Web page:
IMF says no to USC cuts as barrage of election promises continue
Published 20/01/2016 | 02:30
THE International Monetary Fund has warned against cuts to the Universal Social Charge just weeks ahead of the General Election.
The move comes as Fine Gael pledges to abolish the unpopular tax which was introduced at the height of the recession.
Government partner Labour want to scrap it for the first €72,000 earned with opposition parties also planning changes to it.
While acknowledging budget moves to cut 42,500 from the USC as well as changes to the rates, the IMF report says that the moves are reggressive.
"These changes aim to lessen the tax burden and encourage labour market participation for low wage earners and women.
"While supporting in principle the reduction in distortionary taxes, staff noted that the impact of the USC changes appears to be regressive, with half of the benefit accruing to households above €70,000.
"Staff also emphasised the risks associated with tax base erosion and and argued against further reduction of the USC, which has played an essential role in restoring a sustainable revenue base.
"The authorities indicated that the very progressive nature of Ireland’s tax system made virtually any change regressive. However, post Budget 2016 it is estimated that the top 1pc of income earners will pay 22pc of the total income tax and USC collected, up from 21pc in 2015.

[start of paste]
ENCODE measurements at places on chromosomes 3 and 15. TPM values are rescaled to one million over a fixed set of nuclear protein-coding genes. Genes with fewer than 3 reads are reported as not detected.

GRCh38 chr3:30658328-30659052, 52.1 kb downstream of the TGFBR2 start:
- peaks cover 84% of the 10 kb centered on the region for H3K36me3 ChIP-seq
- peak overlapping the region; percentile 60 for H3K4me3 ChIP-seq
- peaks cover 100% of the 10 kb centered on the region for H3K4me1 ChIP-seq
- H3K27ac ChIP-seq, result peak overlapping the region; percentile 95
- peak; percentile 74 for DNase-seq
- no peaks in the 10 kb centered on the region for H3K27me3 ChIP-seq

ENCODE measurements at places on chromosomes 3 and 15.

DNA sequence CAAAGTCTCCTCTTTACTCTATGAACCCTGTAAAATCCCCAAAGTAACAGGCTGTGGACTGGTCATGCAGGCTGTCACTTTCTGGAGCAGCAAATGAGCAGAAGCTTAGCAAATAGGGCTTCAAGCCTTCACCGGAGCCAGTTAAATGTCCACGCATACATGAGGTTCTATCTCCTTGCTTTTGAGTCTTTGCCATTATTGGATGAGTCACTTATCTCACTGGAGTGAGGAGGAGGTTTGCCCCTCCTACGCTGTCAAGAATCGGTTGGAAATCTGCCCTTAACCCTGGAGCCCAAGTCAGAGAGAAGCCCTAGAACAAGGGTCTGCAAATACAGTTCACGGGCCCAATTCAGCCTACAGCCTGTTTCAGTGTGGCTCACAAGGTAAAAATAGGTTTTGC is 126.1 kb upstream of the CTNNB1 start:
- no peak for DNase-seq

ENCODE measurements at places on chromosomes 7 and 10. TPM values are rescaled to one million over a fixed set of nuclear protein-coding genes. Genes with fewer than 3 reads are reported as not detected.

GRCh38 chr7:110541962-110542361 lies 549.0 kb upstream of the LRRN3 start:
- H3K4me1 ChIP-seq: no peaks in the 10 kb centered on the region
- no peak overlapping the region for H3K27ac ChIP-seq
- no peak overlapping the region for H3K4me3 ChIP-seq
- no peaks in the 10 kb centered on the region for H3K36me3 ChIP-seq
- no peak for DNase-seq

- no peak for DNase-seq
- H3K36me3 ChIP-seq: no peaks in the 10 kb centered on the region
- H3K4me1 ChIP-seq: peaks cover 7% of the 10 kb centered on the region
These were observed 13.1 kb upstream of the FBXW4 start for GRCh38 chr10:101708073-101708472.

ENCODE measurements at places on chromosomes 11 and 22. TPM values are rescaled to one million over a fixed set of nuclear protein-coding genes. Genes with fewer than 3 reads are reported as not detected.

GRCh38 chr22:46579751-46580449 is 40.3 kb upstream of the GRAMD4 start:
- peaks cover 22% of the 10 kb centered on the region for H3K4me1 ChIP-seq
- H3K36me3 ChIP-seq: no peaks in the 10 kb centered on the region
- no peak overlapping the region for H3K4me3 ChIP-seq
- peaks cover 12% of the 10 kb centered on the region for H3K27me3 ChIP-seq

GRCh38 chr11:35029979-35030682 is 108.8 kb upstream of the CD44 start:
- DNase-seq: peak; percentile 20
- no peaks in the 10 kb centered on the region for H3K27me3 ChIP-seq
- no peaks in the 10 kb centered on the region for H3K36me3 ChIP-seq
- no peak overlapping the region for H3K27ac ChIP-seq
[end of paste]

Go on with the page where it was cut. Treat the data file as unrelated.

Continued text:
" In addition, the benefits from the tax measures in the budget were capped at an income level of €70,000 such that those with incomes above this level only benefit to the same extent as those with incomes at or below that level."
With growing employment levels and stronger consumer spending, the Irish economy is expected to grow by over 5pc this year.
However, other bodies including the Fiscal Advisory Council and the European Commission have also warned against over-spending.
The IMF said the economy is as strong as it has been at any point since the crash, but problems in the banking system and high government spending could derail the recovery.
In its latest quarterly review since the bailout, the fund praised Ireland for its strong economic growth and added that the country's bond yields remained exceptionally low.
However, it warned that the Government needs to retain control over its spending and it remains concerned about public and private debt, both of which remain high.